Monday, July 16, 2018

Keep the noise down with Sound Barrier Panels from Eco-Flex


 Size: 120″ L x 36″ W / 3.05 m x 0.91 m (Per Unit)
 Thickness: 3″ / 0.08 m
 Weight: 560 lbs / 254 kg (Per Unit)
 Colors: Grey, Black, Redwood, Brown, Terra-Cotta
 Applications: Privacy, Sound absorption, Traffic safety
 Patterns: Multiple Options
 Shipping: 80 Sound Barriers panels per 20′ Overseas Container
 Delivery: FOB Legal, Alberta, Canada.

Advantages & Benefits:

 Reduces the loudness of traffic noise.
 Designed to be visually appealing.
 Preserves aesthetic values and scenic vistas.
 Can accommodate any two particular design patterns.
 Dual formed texture provides higher community acceptance.
 Reinforced with a patented rigid spine for added strength.
 Easily placedrelocated and removed as needed.
 Made of 100% Recycled Rubber tires makes them a durable, long-lasting solution.

 Keeping the noise down:

A sound occurs when an ear senses pressure variations or vibrations in the air. The brain relates a subjective element to a sound, and an individual reaction is formed. Numerous studies have indicated that the most pervasive sources of noise in our environment today are those associated with transportation. Highway traffic noise tends to be a dominant noise source in our urban, as well as rural, environment.

 What are traffic sound barriers?

Sound barriers are solid obstructions built between the highway and the homes along a highway. They do not completely block all noise they only reduce overall noise levels. Effective noise barriers typically reduce noise levels by 5 to 10 decibels (dB), cutting the loudness of traffic noise by as much as one half. For example, a barrier which achieves a 10-dB reduction can reduce the sound level of a typical tractor-trailer pass-by to that of an automobile.
Barriers can be formed from earth mounds or “berms” along the road, from high, vertical walls, or from a combination of earth berms and walls. Earth berms have a very natural appearance and are usually attractive. They also reduce noise by approximately 3 (dB) more than vertical walls of the same height.
However, earth berms can require a lot of lands to construct, especially if they are very tall.
Walls require less space, but they are usually limited to eight meters (25 feet) in height for structural and aesthetic reasons.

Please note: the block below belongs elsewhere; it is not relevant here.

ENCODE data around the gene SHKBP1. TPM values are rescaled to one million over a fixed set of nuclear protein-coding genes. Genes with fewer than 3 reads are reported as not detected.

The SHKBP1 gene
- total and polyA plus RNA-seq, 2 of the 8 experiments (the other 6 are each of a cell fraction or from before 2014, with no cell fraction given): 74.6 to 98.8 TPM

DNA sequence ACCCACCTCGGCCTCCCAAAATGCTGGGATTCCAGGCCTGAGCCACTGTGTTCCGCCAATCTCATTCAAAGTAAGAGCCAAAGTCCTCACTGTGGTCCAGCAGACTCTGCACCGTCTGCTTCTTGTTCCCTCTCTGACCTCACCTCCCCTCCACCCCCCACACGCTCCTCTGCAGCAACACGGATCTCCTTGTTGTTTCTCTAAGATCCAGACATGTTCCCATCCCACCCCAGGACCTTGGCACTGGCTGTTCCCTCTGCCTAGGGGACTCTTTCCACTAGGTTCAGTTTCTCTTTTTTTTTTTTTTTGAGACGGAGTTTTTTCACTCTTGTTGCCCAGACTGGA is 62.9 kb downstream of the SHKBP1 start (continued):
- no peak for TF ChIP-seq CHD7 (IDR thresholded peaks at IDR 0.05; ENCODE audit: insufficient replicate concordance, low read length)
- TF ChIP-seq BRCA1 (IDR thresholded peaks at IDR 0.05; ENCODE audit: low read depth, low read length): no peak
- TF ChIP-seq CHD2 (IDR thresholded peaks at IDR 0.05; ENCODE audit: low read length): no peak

When are sound barriers required?

Sound barriers are not always required at locations where an absolute threshold is met. There is no “number standard” which requires the construction of a sound barrier. Federal requirements for sound barriers may be found in Title 23 of the U.S. Code of Federal Regulations, Part 772, “Procedures for Abatement of Highway Traffic Noise and Construction Noise.” The Federal Highway Administration noise regulations apply only to projects where a State transportation department has requested Federal funding for participation in the improvements. The State transportation department must determine if there will be traffic noise impacts when a project is proposed for (1) the construction of a highway on new location or (2) the reconstruction of an existing highway to either significantly change the horizontal or vertical alignment or increase the number of through-traffic lanes. If the State transportation department identifies potential impacts, it must implement abatement measures, possibly including the construction of noise barriers, where reasonable and feasible. Federal law and Federal Highway Administration regulations do not require State transportation departments to build sound barriers along existing highways where no other highway improvements are planned. They may voluntarily do so, but they are solely responsible for making this decision.

 In summary

Most residents near a barrier seem to feel that highway noise barriers effectively reduce traffic noise and that the benefits of barriers far outweigh the disadvantages of barriers. While noise barriers do not eliminate all highway traffic noise, they do reduce it substantially and improve the quality of life for people who live adjacent to busy


Never miss the Construction Links Network news – Subscribe today!

Sign Up for the Construction Links Network Weekly Round Up

Fill out the form to subscribe to the Construction Links Network Weekly Roundup e-newsletter. The Roundup will be delivered to your inbox every Saturday morning highlighting the top news items published on Construction Links Network over the last week. You can opt-out at any time.

By submitting this form, you are consenting to receive marketing emails from: Construction Links Network, Box 398, Sundre, AB, T0M 1X0, You can revoke your consent to receive emails at any time by using the SafeUnsubscribe® link, found at the bottom of every email. Emails are serviced by Constant Contact